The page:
Choose from three status options for the participants in your religious group: elite, religious specialists, or non-elite. You may choose to create a group that targets one, two, or all three of these sub-groups, as is appropriate. “Elite” refers to the social elite, or those people seen as having the most power and influence in a society, especially on account of their wealth or privilege. “Religious specialists” may include shamans, priests, ascetics, or any other class of individual recognized as having an exceptional role in relation either to the divine or within a religious tradition (they need not be full-time). “Non-elite” refers to individuals who are in neither of these categories, i.e. lay populations. “Non-elite” is also the default choice for societies without distinctions in status of participants.

Step 2: Add organizational tags to your group

Select those tags or labels that best describe or encompass your religious group. These tags serve an organizational function, not an analytical one. They will help other contributors who are browsing the entries in the Database of Religious History find your contribution. You can add your own tags within the tree, though any added tags are subject to the approval of our regional editors. If you would like to suggest another change to be made to the list of tags, please write to us at or write to the editor with whom you are in contact.

Step 3: Define a map

The purpose of the map for your religious group is to indicate the region across which there is general consistency of beliefs and practices among adherents, specifically those beliefs and practices targeted by the database questions. Keep in mind that you can specify a more limited or more expansive geographical range for individual variables if necessary.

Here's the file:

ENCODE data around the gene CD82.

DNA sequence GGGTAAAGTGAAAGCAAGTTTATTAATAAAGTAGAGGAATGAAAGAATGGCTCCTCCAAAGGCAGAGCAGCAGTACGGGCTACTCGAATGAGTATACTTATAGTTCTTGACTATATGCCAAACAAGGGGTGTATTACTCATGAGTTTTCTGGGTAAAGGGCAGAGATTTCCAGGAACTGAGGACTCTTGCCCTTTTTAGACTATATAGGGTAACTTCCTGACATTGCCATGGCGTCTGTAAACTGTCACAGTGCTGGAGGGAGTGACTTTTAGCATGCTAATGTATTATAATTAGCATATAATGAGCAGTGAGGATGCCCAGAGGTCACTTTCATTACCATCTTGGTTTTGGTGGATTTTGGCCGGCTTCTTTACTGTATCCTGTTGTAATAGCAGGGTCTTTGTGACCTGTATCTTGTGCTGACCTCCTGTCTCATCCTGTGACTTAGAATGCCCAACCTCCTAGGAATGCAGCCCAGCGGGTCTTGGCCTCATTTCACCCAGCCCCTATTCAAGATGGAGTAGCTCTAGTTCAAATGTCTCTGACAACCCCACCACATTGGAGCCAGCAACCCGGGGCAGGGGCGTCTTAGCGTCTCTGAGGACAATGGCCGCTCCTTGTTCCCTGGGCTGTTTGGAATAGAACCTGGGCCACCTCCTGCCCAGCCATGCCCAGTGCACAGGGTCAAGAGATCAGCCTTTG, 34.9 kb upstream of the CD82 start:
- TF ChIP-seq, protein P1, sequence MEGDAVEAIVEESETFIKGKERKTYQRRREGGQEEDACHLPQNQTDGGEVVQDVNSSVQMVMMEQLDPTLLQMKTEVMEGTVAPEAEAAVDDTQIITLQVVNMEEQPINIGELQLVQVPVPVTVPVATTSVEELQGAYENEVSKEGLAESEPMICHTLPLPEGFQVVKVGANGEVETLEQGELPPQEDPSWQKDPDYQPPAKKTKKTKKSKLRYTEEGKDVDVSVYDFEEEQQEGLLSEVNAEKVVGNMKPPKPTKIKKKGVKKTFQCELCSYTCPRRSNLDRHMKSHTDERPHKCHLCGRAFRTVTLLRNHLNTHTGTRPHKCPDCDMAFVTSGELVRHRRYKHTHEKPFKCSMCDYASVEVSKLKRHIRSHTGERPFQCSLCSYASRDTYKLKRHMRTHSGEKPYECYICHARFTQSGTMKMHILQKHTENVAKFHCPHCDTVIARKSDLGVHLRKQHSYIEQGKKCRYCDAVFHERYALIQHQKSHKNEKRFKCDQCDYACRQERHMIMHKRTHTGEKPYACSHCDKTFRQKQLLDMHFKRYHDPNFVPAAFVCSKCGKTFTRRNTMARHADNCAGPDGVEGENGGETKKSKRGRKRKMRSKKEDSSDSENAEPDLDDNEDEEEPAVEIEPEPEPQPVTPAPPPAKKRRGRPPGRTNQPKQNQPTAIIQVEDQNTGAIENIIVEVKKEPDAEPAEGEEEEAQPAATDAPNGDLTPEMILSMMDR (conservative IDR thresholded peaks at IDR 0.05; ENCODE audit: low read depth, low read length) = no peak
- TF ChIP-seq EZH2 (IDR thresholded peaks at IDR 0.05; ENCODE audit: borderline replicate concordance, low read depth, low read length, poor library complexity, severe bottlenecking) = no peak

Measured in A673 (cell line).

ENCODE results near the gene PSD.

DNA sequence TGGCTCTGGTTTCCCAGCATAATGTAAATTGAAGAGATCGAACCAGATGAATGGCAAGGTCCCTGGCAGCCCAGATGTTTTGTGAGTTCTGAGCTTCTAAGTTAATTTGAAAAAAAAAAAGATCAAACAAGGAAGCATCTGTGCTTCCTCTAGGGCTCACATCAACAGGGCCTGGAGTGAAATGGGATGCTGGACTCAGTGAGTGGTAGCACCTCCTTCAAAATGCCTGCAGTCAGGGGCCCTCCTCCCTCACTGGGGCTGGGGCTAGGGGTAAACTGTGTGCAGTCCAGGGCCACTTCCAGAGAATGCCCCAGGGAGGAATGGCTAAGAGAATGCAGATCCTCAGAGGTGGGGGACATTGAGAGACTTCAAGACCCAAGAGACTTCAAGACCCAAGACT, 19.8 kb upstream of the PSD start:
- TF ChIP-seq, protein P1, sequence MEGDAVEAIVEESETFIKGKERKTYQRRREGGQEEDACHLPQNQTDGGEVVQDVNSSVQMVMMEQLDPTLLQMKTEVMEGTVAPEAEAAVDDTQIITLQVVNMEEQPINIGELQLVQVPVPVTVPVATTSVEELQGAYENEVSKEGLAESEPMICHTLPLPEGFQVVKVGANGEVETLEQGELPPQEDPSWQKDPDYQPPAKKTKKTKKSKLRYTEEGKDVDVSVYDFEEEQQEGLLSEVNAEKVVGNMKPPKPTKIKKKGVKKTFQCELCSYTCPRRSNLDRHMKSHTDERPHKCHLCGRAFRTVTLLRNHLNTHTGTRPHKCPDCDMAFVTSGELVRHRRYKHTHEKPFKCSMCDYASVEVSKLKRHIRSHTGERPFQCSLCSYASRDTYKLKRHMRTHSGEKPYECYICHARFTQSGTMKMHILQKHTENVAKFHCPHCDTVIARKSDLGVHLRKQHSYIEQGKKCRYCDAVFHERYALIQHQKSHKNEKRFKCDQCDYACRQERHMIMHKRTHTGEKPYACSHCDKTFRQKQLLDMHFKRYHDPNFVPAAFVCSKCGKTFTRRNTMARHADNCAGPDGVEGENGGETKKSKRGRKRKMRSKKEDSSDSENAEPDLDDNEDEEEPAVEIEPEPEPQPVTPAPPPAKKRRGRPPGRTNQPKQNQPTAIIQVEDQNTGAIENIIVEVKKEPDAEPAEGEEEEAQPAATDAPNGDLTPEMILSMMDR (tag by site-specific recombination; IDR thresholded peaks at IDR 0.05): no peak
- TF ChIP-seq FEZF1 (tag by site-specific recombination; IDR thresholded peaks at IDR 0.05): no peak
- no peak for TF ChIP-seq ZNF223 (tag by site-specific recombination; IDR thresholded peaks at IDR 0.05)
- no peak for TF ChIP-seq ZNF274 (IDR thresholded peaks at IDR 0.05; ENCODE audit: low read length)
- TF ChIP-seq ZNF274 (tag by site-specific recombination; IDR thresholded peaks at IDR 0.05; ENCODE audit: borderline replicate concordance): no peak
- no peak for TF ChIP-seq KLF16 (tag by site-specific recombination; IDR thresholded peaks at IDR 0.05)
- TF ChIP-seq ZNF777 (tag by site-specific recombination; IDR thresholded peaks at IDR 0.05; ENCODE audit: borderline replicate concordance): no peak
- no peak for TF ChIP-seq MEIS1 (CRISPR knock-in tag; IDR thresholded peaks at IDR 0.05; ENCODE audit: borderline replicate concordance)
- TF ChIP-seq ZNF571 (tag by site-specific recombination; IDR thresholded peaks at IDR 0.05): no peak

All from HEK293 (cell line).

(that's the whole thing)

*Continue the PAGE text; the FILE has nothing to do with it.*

There are four ways to define your map:

  • Draw a map using our polygon tool. Give your map a name (e.g. City of Rome) and provide a description (e.g. the city of Rome as delineated by the Servian Walls). Then simply point and click on the map to create as many or as few (at least three) vertices as are required to delineate an appropriate space on the map. Be sure to “close” the polygon by clicking on the first vertex as your last point.
  • Use an existing map. Search for pre-existing region files by using the polygon tool to plot points on the map. This will filter out all region files except those that fall within the zone you drawn. Alternatively, filter by keyword.
  • Upload a map file. The DRH supports file formats of Google Maps, ArcGIS, and similar suites (.kml, .shp).
  • Ask for our help. If you have any trouble with the three options above, we will be happy to create a map for you. Simply describe the region meant to be circumscribed by your polygon, upload a photo or PDF of the map you would like to use, or direct us to an online or print publication (including page number and figure number where appropriate) to use to create your map for you.

Step 4: Begin answering the questionnaire

At this point you’re ready to begin answering the questions on the questionnaire. Begin with filling out standard sources which serve as background for your entry and then move the various sections of poll. All of your answers are saved automatically, so you can always take a break and come back to pick up where you left off. When you record an answer for your entry try and leave some clarifying comments and references in the comments box for each answer to help the reader understand your justification for choosing an answer.

Step 5: Publish your Entry

Once you’ve exhausted your source material and expertise in answering as much of the poll as you can, you’re ready to publish your entry and make it available on the DRH. At this point it’s worth having a quick conversation with your editor to see what they think of your progress.